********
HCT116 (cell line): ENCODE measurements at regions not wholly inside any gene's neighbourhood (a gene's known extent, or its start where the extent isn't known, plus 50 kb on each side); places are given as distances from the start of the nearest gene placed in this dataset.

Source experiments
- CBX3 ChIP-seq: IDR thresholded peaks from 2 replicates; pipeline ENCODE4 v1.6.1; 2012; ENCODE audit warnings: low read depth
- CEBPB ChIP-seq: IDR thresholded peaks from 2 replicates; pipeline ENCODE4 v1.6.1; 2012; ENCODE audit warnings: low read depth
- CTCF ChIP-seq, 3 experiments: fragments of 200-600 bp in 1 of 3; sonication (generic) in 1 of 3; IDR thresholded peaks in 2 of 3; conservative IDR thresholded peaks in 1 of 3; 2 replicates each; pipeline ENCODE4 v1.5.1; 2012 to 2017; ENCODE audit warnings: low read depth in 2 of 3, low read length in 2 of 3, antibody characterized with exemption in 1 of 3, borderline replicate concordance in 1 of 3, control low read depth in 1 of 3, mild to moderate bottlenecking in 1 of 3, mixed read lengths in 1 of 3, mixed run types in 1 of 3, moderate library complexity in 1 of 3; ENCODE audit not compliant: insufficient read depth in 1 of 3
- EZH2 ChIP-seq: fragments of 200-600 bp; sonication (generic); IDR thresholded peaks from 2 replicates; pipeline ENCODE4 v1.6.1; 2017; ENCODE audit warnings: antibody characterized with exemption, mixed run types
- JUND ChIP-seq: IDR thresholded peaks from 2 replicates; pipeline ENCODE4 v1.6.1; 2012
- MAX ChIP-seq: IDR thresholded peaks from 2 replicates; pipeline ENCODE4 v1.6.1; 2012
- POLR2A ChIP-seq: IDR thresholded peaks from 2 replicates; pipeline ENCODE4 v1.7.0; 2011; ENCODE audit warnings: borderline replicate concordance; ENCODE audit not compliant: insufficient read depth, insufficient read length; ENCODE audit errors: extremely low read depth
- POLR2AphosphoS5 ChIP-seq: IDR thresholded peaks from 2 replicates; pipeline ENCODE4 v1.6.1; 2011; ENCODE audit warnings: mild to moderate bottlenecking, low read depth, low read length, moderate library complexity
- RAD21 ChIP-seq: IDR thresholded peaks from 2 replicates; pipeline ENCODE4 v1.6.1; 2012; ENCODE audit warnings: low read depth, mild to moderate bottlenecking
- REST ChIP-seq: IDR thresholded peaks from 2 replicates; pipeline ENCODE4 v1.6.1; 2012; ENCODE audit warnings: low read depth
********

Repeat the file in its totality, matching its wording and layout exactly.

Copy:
HCT116 (cell line): ENCODE measurements at regions not wholly inside any gene's neighbourhood (a gene's known extent, or its start where the extent isn't known, plus 50 kb on each side); places are given as distances from the start of the nearest gene placed in this dataset.

Source experiments
- CBX3 ChIP-seq: IDR thresholded peaks from 2 replicates; pipeline ENCODE4 v1.6.1; 2012; ENCODE audit warnings: low read depth
- CEBPB ChIP-seq: IDR thresholded peaks from 2 replicates; pipeline ENCODE4 v1.6.1; 2012; ENCODE audit warnings: low read depth
- CTCF ChIP-seq, 3 experiments: fragments of 200-600 bp in 1 of 3; sonication (generic) in 1 of 3; IDR thresholded peaks in 2 of 3; conservative IDR thresholded peaks in 1 of 3; 2 replicates each; pipeline ENCODE4 v1.5.1; 2012 to 2017; ENCODE audit warnings: low read depth in 2 of 3, low read length in 2 of 3, antibody characterized with exemption in 1 of 3, borderline replicate concordance in 1 of 3, control low read depth in 1 of 3, mild to moderate bottlenecking in 1 of 3, mixed read lengths in 1 of 3, mixed run types in 1 of 3, moderate library complexity in 1 of 3; ENCODE audit not compliant: insufficient read depth in 1 of 3
- EZH2 ChIP-seq: fragments of 200-600 bp; sonication (generic); IDR thresholded peaks from 2 replicates; pipeline ENCODE4 v1.6.1; 2017; ENCODE audit warnings: antibody characterized with exemption, mixed run types
- JUND ChIP-seq: IDR thresholded peaks from 2 replicates; pipeline ENCODE4 v1.6.1; 2012
- MAX ChIP-seq: IDR thresholded peaks from 2 replicates; pipeline ENCODE4 v1.6.1; 2012
- POLR2A ChIP-seq: IDR thresholded peaks from 2 replicates; pipeline ENCODE4 v1.7.0; 2011; ENCODE audit warnings: borderline replicate concordance; ENCODE audit not compliant: insufficient read depth, insufficient read length; ENCODE audit errors: extremely low read depth
- POLR2AphosphoS5 ChIP-seq: IDR thresholded peaks from 2 replicates; pipeline ENCODE4 v1.6.1; 2011; ENCODE audit warnings: mild to moderate bottlenecking, low read depth, low read length, moderate library complexity
- RAD21 ChIP-seq: IDR thresholded peaks from 2 replicates; pipeline ENCODE4 v1.6.1; 2012; ENCODE audit warnings: low read depth, mild to moderate bottlenecking
- REST ChIP-seq: IDR thresholded peaks from 2 replicates; pipeline ENCODE4 v1.6.1; 2012; ENCODE audit warnings: low read depth